‘IF YOU live in Scotland​, you can vote in Scotland” will be the simple message at the heart of a change to the electoral franchise, The National understands.

The move would put 50,000 people who couldn’t vote in the last independence referendum on to the electoral roll in time for indyref2 – and would also make Scotland one of the most inclusive countries in the world when it comes to voting rights.

Ministers are set to publish the new Franchise Bill today.

It will seek to extend the right to vote to everyone permanently resident in Scotland, regardless of nationality or citizenship.

A Holyrood source said ministers see this as an important sign of the inclusive country and society they want Scotland to be, both now and in the future as an independent nation.

They explained: “This bill is aimed at ensuring everyone who lives in Scotland is able to vote in Scottish elections.

“It’s an important step forward in making sure all those who are resident here and call Scotland home have an equal say in how the country is run.

The source added: “There was overwhelming support for taking this step in the consultation that was held, and if it is passed it will also send a signal about the inclusive country Scotland can be, both now and in the future with independence.”

Currently, a person can vote in Scottish Parliament and local government elections if they are over 16 years old and are either a British citizen, from certain Commonwealth countries, the Irish Republic or the European Union.

That means someone from Canada or Spain can vote in Holyrood and local elections, but someone from Japan or the US can’t.

At the last independence referendum – according to an academic survey of 5000 people carried out shortly afterwards – 57.1% of those born outside the UK voted No.

Holyrood now has the ability to set the franchise after powers were devolved as part of the Scotland Act, though change requires a “super-majority” in the Scottish Parliament, and needs approval from two-thirds of MSPs. That could mean reform is only possible if supported by Labour or the Tories.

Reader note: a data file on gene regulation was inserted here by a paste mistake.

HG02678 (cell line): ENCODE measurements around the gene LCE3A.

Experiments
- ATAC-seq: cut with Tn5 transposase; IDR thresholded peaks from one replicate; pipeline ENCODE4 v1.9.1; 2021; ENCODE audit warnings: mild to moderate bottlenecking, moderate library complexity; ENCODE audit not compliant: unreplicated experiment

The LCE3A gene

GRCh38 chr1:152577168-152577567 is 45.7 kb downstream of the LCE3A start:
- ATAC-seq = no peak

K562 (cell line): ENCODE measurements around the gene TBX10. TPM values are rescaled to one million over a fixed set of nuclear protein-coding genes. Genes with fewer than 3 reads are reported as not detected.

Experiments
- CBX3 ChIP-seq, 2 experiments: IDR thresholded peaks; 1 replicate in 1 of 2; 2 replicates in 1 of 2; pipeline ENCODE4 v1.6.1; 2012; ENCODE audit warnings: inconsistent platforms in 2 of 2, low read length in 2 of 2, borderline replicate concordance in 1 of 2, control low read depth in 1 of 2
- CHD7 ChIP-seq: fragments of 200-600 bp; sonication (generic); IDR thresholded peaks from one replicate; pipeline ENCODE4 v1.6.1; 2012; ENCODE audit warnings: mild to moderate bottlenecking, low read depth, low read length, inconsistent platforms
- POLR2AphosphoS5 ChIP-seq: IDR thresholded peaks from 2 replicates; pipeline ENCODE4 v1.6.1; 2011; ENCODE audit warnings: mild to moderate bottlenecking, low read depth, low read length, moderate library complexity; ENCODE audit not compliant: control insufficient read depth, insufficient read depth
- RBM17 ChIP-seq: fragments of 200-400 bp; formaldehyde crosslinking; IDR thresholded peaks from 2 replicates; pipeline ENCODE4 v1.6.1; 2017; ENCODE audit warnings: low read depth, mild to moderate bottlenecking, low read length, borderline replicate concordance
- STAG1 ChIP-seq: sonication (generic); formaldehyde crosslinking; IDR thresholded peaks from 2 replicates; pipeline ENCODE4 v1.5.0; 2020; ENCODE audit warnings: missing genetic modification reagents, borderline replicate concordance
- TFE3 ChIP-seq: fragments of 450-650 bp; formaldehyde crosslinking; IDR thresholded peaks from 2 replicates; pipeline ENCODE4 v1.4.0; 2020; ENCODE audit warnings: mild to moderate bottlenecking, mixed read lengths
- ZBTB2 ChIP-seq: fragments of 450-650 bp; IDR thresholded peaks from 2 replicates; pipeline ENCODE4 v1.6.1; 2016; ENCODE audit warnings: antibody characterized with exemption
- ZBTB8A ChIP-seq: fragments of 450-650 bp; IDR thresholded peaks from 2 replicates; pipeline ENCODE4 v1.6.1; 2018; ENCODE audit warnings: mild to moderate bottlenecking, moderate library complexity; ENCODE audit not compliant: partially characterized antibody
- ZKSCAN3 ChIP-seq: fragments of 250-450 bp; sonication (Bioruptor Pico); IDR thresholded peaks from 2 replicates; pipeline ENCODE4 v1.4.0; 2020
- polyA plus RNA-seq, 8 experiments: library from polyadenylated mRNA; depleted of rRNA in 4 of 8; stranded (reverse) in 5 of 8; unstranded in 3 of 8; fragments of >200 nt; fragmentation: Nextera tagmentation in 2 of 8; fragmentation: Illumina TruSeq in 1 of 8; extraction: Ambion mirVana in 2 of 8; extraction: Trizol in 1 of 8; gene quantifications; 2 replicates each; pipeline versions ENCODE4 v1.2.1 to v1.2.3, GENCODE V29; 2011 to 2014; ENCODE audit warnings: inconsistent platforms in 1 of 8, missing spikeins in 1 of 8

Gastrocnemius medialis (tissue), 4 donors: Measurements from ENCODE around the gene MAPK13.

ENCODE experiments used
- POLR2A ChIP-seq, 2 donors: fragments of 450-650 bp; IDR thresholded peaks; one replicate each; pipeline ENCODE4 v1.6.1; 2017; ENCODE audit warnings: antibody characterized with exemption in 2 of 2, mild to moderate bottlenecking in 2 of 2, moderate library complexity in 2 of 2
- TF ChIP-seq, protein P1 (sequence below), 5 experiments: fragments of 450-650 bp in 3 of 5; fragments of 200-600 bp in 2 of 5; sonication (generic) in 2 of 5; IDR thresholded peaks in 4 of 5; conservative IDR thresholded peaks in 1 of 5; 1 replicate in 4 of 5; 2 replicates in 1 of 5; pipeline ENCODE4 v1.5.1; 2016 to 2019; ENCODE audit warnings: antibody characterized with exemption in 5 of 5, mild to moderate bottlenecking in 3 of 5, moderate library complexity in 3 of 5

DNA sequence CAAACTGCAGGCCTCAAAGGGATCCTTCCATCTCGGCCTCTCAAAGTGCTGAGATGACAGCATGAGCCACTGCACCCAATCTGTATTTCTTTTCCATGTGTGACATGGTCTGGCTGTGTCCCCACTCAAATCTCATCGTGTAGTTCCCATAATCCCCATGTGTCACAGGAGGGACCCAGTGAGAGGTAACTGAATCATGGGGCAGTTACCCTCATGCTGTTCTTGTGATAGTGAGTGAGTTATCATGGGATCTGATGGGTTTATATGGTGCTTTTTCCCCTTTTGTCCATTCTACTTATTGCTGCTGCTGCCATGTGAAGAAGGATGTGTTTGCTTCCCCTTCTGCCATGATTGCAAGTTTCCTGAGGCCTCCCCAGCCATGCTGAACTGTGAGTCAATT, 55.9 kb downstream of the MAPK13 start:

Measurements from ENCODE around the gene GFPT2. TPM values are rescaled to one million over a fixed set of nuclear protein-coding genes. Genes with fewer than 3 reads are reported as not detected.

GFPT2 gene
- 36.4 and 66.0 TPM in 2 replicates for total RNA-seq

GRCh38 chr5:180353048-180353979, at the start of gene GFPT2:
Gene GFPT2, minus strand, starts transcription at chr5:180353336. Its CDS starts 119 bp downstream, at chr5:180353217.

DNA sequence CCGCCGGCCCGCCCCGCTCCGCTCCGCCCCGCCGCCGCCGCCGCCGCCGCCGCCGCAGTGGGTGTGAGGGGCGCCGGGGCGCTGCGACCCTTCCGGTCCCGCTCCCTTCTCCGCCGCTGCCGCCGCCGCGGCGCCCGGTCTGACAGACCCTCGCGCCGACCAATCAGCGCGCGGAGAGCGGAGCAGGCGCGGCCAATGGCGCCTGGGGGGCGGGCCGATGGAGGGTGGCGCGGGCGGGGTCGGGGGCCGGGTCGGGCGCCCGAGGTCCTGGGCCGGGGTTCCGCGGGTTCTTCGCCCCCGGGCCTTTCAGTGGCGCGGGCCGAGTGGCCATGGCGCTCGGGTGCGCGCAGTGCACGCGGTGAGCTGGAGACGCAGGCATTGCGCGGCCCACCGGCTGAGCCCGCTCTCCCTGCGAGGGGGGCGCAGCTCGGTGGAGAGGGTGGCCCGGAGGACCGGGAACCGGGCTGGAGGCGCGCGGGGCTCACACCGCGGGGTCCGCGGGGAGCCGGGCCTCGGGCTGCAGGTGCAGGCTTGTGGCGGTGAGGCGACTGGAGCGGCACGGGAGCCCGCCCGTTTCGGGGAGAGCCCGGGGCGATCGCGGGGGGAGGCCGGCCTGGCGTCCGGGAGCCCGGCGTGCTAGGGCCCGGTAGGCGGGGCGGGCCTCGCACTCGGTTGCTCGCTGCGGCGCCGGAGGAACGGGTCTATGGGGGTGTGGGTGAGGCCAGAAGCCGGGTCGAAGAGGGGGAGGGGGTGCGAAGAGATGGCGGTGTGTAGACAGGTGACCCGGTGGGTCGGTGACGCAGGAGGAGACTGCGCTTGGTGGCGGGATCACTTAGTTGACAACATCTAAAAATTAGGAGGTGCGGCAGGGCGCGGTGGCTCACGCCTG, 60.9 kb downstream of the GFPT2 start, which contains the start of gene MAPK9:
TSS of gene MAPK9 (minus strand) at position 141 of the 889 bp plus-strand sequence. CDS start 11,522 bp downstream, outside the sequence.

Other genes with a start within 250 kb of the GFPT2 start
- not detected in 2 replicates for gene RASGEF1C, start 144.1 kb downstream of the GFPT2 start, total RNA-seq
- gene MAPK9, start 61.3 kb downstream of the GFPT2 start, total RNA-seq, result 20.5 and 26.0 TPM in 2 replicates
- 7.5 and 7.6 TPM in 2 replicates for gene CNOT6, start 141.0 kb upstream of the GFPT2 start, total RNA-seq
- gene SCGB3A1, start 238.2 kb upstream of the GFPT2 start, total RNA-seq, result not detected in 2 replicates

In late 2017, ministers launched a consultation on widening the franchise, arguing that “it seems only just that everyone legally resident in Scotland should have voting rights”.

They added: “There is a view that the current rules do not properly reflect contemporary circumstances and that linking citizenship with the right to vote is undemocratic. As citizens from a very wide range of countries come to live and work in Scotland, it can be considered discriminatory to deny the right to vote to resident immigrants who are neither EU nor Commonwealth citizens.

“It can be argued that that it is undemocratic to give voting rights to some legal immigrants but not to others. It seems only just that everyone legally resident in Scotland should have voting rights, allowing them to influence government and parliamentary decision-making.

“Anyone who has the right to reside in Scotland and who might be paying taxes, who may own or rent a home and access the education, health and other public services should be entitled to vote in Scotland’s elections.”

There was overwhelming support for some type of reform, with 79% of respondents keen to see the pool of those who can vote extended.

In their submission, the Electoral Reform Society said: “All those who choose to make their home in Scotland and thus contribute to our communities, regardless of their place of birth, should be allowed to vote in elections.”

The last great reform to Scotland’s franchise was in 2014 when MSPs gave the 16 and 17 year olds a vote in the referendum, adding an extra 120,000 people to the electoral roll. Some 62.5% of them voted Yes.